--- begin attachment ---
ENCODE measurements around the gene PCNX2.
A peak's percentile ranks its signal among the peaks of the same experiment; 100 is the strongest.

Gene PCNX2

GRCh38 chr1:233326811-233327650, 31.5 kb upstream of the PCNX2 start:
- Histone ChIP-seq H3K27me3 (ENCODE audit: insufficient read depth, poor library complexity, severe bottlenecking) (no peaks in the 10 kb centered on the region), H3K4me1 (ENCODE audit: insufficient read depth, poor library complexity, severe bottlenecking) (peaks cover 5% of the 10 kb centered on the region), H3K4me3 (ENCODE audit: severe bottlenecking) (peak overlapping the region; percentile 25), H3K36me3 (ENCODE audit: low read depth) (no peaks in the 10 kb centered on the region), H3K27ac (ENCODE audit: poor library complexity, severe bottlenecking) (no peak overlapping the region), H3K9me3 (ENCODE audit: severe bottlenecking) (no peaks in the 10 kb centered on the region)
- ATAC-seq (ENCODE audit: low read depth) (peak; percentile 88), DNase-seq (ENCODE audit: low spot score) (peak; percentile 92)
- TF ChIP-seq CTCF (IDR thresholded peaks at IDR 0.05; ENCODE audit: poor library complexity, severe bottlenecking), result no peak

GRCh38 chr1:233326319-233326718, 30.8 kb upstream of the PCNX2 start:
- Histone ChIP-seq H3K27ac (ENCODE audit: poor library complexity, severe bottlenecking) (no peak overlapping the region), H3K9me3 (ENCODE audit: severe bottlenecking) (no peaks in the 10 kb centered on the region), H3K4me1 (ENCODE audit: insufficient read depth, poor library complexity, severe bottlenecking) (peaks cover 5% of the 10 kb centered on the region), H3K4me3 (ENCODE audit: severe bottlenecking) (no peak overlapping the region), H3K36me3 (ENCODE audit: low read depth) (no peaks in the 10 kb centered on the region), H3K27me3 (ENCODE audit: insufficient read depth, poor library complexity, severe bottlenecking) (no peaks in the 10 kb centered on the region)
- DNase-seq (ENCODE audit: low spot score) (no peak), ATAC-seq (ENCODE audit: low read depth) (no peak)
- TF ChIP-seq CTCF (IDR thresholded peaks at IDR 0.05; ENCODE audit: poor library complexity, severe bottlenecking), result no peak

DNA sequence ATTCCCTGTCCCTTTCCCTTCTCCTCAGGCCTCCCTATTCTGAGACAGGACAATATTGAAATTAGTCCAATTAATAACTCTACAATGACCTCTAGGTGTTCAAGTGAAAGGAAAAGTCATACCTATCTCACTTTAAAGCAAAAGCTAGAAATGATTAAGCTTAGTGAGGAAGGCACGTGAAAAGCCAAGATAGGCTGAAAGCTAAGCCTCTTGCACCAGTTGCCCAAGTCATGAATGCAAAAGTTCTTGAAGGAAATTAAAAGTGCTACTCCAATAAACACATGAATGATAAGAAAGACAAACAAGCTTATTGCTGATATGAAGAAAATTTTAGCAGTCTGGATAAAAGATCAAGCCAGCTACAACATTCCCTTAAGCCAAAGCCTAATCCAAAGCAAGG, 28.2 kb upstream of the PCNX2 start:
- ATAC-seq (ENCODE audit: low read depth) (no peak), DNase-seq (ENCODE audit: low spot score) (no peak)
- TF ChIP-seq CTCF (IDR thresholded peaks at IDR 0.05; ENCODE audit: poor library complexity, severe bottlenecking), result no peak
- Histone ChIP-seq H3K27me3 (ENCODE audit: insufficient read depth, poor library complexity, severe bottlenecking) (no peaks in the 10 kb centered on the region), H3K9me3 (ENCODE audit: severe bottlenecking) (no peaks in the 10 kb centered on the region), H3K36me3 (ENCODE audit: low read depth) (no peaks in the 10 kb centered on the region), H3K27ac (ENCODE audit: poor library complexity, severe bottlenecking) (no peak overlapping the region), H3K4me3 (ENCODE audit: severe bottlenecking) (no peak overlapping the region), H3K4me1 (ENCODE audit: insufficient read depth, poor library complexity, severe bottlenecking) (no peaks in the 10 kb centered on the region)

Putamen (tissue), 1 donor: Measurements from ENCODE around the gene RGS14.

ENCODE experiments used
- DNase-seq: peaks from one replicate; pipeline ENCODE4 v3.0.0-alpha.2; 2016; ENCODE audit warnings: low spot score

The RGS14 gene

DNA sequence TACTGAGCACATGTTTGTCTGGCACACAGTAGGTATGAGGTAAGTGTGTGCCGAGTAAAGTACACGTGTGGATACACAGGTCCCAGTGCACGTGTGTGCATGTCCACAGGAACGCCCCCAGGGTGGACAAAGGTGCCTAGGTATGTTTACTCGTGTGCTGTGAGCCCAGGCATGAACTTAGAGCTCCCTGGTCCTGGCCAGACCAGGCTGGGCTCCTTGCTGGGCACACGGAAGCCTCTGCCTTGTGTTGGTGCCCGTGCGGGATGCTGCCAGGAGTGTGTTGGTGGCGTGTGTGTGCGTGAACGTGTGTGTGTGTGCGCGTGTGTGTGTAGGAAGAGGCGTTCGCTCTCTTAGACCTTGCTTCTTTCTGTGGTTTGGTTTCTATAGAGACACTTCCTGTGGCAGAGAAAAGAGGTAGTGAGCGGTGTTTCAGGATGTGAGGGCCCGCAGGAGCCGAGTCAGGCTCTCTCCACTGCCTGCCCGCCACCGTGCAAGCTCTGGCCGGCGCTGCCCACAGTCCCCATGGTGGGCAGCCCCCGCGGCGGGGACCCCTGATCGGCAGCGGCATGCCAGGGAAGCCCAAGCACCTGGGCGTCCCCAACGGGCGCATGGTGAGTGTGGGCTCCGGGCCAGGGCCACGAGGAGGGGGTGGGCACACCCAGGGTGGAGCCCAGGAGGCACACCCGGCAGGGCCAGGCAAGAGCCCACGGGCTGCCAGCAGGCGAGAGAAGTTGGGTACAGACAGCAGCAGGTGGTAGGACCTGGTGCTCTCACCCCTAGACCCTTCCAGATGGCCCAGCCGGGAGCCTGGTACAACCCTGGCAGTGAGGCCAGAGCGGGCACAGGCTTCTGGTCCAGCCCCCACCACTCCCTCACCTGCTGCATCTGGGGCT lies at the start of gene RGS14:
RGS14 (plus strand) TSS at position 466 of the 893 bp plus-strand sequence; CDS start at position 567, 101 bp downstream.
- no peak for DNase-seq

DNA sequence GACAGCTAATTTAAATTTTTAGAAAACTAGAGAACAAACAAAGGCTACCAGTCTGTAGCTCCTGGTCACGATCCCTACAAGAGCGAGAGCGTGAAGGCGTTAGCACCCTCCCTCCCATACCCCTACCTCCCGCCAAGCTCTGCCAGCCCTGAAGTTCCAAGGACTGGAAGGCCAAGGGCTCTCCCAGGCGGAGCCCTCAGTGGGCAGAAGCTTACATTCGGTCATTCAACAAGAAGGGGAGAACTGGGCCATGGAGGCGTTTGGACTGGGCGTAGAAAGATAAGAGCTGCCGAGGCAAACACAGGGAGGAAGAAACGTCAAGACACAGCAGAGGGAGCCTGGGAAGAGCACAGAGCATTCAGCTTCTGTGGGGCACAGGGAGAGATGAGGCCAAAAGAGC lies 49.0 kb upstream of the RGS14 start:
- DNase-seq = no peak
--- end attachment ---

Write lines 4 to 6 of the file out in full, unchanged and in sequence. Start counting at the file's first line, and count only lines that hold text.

GRCh38 chr1:233326811-233327650, 31.5 kb upstream of the PCNX2 start:
- Histone ChIP-seq H3K27me3 (ENCODE audit: insufficient read depth, poor library complexity, severe bottlenecking) (no peaks in the 10 kb centered on the region), H3K4me1 (ENCODE audit: insufficient read depth, poor library complexity, severe bottlenecking) (peaks cover 5% of the 10 kb centered on the region), H3K4me3 (ENCODE audit: severe bottlenecking) (peak overlapping the region; percentile 25), H3K36me3 (ENCODE audit: low read depth) (no peaks in the 10 kb centered on the region), H3K27ac (ENCODE audit: poor library complexity, severe bottlenecking) (no peak overlapping the region), H3K9me3 (ENCODE audit: severe bottlenecking) (no peaks in the 10 kb centered on the region)
- ATAC-seq (ENCODE audit: low read depth) (peak; percentile 88), DNase-seq (ENCODE audit: low spot score) (peak; percentile 92)